8. If anything, I feel as if mentorship and helping out the bar is one of the foundational elements of the legal profession. If anybody here thinks that they're going to leave law school and never have to deal with law students or lost/confused younglings ever again, you're in for a rude awakening. And I think the reason why things are so debated (often to the point of hostility) around here, is because this website acts as almost a form of curated wiki. I'm only a couple years into my career, so this won't carry much weight, but I often google: "[a question about the profession] + lawstudents.ca" to get an actual, boots on the ground, answer. There aren't really a lot of resources for lawyers in their foundational years other than those written by the local bar that are next to useless (I don't need another article on the Brightline conflict test and professionalism, I need to learn how to quit a job or what salary I should negotiate towards, what it's like being in-house as a junior vs. private practice, etc.)
  9. Weber discusses deductions that are personal in nature. I'm not sure robes would fall under that as they are more akin to a uniform that can't be used anywhere else other than in the course of employment.
  10. That's cool and, as someone who takes part of the recruitment process at my firm, thanks for sharing. I didn't mean to say "you're wrong" with my comments but wanted to express that often times we just want to make conversation and see if you're someone we can chat and hang out with. Accents can be an easy ice breaker, but clearly you've encountered people that really couldn't take a hint and kept pushing the subject for some reason. Recruiters are people as well and there are plenty of awkward ones. Most of the time, we're just trying to blow off some steam. The whole point of this thread, I think, is to give recruiters something to think about and you accomplished that. My gut reaction is to say "well why didn't you just tell this lawyer that your accent is due to XYZ hearing issue and put them out of their fricking misery so they can shove a foot in their mouth" but, well, that's not really how this should work. You don't have to talk about XYZ if you don't want to. So you've given me something to think about Having said that, I could not imagine a situation where I don't ask a ton of follow-up questions to someone with a Cockney accent or who knows a fair bit about Cockney rhyming slang. If I was running my firm and encountered something like that, I'd offer them a job without even looking at their CV...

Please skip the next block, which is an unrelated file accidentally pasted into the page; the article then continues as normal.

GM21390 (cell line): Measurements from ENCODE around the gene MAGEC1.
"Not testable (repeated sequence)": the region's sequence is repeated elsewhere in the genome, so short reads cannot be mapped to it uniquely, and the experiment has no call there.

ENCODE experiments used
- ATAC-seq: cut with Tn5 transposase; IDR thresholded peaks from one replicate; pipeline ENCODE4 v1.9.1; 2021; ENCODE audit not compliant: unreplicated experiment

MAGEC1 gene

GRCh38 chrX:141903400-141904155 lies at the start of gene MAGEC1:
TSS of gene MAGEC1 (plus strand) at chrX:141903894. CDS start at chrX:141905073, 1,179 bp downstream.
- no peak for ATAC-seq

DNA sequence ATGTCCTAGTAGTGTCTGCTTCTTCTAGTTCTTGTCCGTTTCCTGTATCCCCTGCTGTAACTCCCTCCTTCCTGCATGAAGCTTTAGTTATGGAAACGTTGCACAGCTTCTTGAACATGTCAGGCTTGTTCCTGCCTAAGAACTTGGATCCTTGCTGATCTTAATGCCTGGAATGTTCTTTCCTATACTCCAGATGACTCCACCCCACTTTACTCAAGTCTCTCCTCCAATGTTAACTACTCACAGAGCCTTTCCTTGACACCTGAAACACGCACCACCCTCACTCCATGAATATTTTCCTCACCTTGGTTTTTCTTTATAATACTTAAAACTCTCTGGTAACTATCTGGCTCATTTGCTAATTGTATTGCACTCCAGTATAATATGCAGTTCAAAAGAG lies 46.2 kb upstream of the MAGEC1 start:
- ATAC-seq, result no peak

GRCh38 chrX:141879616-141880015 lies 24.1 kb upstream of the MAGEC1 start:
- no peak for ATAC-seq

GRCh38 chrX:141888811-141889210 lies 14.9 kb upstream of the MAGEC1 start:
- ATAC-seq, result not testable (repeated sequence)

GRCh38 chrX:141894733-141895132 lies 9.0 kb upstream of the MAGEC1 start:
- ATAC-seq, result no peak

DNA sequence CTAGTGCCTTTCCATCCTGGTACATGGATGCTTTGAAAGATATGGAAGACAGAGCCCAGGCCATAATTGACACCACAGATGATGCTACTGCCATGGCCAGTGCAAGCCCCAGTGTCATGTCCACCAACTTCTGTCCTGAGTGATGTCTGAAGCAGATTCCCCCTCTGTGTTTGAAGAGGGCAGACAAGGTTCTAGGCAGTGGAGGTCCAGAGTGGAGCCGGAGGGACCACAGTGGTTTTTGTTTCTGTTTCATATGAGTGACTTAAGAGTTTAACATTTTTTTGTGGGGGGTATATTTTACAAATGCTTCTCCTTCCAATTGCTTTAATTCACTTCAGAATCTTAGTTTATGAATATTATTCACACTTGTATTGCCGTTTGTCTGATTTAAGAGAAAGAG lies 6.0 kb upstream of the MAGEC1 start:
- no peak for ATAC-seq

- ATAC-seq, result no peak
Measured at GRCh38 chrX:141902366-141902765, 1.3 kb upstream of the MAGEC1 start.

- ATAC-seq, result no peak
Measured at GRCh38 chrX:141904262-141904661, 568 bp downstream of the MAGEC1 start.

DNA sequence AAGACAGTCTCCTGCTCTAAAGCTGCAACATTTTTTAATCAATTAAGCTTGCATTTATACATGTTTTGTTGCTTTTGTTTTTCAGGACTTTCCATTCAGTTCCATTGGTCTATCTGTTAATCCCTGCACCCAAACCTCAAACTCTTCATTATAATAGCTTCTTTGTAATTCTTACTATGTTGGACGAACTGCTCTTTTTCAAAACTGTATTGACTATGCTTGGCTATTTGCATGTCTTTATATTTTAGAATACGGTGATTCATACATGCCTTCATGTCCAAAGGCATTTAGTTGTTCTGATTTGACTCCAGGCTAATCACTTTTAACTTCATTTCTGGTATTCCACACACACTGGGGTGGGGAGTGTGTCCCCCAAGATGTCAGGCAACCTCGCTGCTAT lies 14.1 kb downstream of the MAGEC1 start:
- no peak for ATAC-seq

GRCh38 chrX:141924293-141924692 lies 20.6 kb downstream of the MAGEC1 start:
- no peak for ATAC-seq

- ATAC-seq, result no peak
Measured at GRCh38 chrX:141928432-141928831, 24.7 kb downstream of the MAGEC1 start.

11. Evidently. I guess some people might be sick of getting asked the question. But I doubt any recruiter is making a determination based on the response given. In the few times this has come up during recruitment, I normally ask as a segue into discussing the languages section of a Candidate's CV or their background. God knows clients will certainly ask you when making their awkward small talk.
  12. I think in the hodgepodge melting pot culture of Canada, it's reasonable for someone to ask you where your accent is from. What the heck is a "less favoured accent"? I ask students where their accent is from to get to know a little about them, where they are from and what sort of life experience they can bring to the practice of law. I'm not going to stop inquiring about someone's accent or what languages they speak simply because of the off chance that someone might have a hearing impediment and I didn't pick up on it.
  13. It's true. Some newer strains are being marketed as "weight loss weed" because they contain a large amount of THCV. But I think you're right - what they do is stop stimulating hunger, they don't take away the fact that eating while under the influence is an experience.
  14. There are healthy and low cal snacks people! - 5 calorie Jell-O, pickles, cucumbers, etc. Also, the munchies are almost non existent on high THCV strains which actually suppress appetite.
  15. This is the dream. Shopify (or a subsidiary thereof) had a job posting in Ottawa a few months ago. Maybe you can dig that up and see the requirements. However, you should look into what sorts of legal requirements that these companies need and focus on that then lateral in. For example, M&A, tech licenses, SaaS agreements, etc.